African-American Literature

Image of writer Tayari Jones
Nina Subin

Tayari Jones is committed to writing about the South as she sees it. Her critically-acclaimed novels are all deeply rooted in Atlanta and explore the intersection of black family stories with the structures that define American life.

Raleigh Little Theatre

In popular culture, the term cakewalk means anything that is effortless and easy.

African-American children's book "Tobe"
UNC Press

    

First published in 1939 by UNC Press, the picture book Tobe was a rare children's story featuring an African-American protagonist.

The book follows a boy who works hard on his family farm. The story uses the real photos of people who lived in an African-American township just outside of Greensboro called Goshen.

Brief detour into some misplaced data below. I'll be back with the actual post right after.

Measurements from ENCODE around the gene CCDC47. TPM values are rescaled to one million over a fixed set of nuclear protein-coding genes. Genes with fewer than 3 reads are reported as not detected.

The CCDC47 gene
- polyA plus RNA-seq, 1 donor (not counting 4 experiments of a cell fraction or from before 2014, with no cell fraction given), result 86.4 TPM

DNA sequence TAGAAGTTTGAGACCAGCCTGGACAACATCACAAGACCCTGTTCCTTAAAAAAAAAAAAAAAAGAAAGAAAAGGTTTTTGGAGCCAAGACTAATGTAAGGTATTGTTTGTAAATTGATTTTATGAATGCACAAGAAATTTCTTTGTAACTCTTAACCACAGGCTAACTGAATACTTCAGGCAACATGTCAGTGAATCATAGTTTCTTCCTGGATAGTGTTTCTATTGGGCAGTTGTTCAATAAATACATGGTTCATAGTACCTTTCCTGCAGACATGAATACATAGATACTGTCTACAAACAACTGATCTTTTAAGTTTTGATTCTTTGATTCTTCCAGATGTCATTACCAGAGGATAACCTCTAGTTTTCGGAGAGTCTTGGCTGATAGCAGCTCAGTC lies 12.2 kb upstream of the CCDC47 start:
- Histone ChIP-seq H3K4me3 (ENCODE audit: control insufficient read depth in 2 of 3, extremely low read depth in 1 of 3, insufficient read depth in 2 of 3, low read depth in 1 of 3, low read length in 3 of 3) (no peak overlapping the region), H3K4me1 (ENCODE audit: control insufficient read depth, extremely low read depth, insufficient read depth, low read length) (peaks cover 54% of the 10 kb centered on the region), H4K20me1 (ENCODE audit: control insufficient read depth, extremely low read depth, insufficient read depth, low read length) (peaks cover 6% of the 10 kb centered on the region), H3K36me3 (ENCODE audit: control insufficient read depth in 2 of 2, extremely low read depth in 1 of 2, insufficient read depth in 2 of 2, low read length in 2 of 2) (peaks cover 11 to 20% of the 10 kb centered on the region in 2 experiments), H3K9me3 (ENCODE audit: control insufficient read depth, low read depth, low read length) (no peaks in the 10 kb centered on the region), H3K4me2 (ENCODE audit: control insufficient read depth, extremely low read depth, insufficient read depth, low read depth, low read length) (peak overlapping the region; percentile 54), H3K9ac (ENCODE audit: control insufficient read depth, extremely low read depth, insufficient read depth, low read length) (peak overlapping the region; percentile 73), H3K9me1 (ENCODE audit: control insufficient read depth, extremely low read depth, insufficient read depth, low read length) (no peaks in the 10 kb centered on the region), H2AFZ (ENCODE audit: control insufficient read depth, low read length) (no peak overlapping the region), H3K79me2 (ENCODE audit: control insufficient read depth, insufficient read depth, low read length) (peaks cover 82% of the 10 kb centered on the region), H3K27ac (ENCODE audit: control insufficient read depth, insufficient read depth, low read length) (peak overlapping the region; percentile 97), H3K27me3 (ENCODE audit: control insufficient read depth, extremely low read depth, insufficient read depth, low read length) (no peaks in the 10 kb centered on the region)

The book gave a historical glimpse into African-American communities in North Carolina, but left open questions about what happened to these families in the decades to come.

Book Cover for Legal Fictions: Constituting Race, Composing, Literature by Karla Hollway
dukeupress.edu / Duke University Press

From enslavement to the one-drop rule to the three-fifths compromise, United States law has defined African-American identity. Duke University professor Karla Holloway is exploring how black fiction connect racial identity and the creation of law for African Americans. 

Black Nativity is a Hollywood adaptation of Langston Hughes' gospel libretto.
Fox Searchlight

 

Originally a play by poet Langston Hughes, Black Nativity makes its big screen debut.